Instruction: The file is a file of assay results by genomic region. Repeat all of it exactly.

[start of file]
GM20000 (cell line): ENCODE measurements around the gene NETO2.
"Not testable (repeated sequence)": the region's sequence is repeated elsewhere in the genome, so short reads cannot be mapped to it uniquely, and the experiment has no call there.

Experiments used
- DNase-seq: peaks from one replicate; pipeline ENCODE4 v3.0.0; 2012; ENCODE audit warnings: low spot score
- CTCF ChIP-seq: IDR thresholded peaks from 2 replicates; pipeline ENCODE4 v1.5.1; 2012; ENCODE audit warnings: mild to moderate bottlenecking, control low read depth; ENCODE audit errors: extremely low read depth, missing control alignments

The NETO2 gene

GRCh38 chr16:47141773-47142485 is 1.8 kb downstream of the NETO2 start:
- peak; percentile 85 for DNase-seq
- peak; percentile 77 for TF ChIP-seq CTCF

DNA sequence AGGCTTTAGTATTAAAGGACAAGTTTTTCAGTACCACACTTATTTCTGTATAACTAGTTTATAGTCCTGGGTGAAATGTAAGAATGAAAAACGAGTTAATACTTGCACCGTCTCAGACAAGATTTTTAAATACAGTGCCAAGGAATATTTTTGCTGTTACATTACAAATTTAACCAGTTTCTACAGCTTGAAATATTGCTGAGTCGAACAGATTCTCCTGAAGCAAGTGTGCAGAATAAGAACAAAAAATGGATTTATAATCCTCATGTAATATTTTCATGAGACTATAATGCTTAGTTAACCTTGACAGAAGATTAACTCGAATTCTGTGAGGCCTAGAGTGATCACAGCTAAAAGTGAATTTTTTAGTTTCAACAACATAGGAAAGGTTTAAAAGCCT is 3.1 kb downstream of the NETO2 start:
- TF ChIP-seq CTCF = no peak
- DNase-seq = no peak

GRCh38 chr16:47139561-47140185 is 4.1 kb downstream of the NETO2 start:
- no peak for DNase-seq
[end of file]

GM20000 (cell line): ENCODE measurements around the gene NETO2.
"Not testable (repeated sequence)": the region's sequence is repeated elsewhere in the genome, so short reads cannot be mapped to it uniquely, and the experiment has no call there.

Experiments used
- DNase-seq: peaks from one replicate; pipeline ENCODE4 v3.0.0; 2012; ENCODE audit warnings: low spot score
- CTCF ChIP-seq: IDR thresholded peaks from 2 replicates; pipeline ENCODE4 v1.5.1; 2012; ENCODE audit warnings: mild to moderate bottlenecking, control low read depth; ENCODE audit errors: extremely low read depth, missing control alignments

The NETO2 gene

GRCh38 chr16:47141773-47142485 is 1.8 kb downstream of the NETO2 start:
- peak; percentile 85 for DNase-seq
- peak; percentile 77 for TF ChIP-seq CTCF

DNA sequence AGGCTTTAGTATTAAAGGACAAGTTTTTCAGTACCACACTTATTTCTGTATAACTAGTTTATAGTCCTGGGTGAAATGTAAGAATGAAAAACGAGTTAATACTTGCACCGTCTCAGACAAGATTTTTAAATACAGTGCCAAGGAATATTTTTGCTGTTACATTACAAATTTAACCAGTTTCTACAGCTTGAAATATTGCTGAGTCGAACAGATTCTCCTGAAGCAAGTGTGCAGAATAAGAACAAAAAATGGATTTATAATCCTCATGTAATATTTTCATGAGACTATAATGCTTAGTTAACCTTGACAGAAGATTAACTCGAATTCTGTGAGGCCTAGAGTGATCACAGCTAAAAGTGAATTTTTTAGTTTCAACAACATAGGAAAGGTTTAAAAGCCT is 3.1 kb downstream of the NETO2 start:
- TF ChIP-seq CTCF = no peak
- DNase-seq = no peak

GRCh38 chr16:47139561-47140185 is 4.1 kb downstream of the NETO2 start:
- no peak for DNase-seq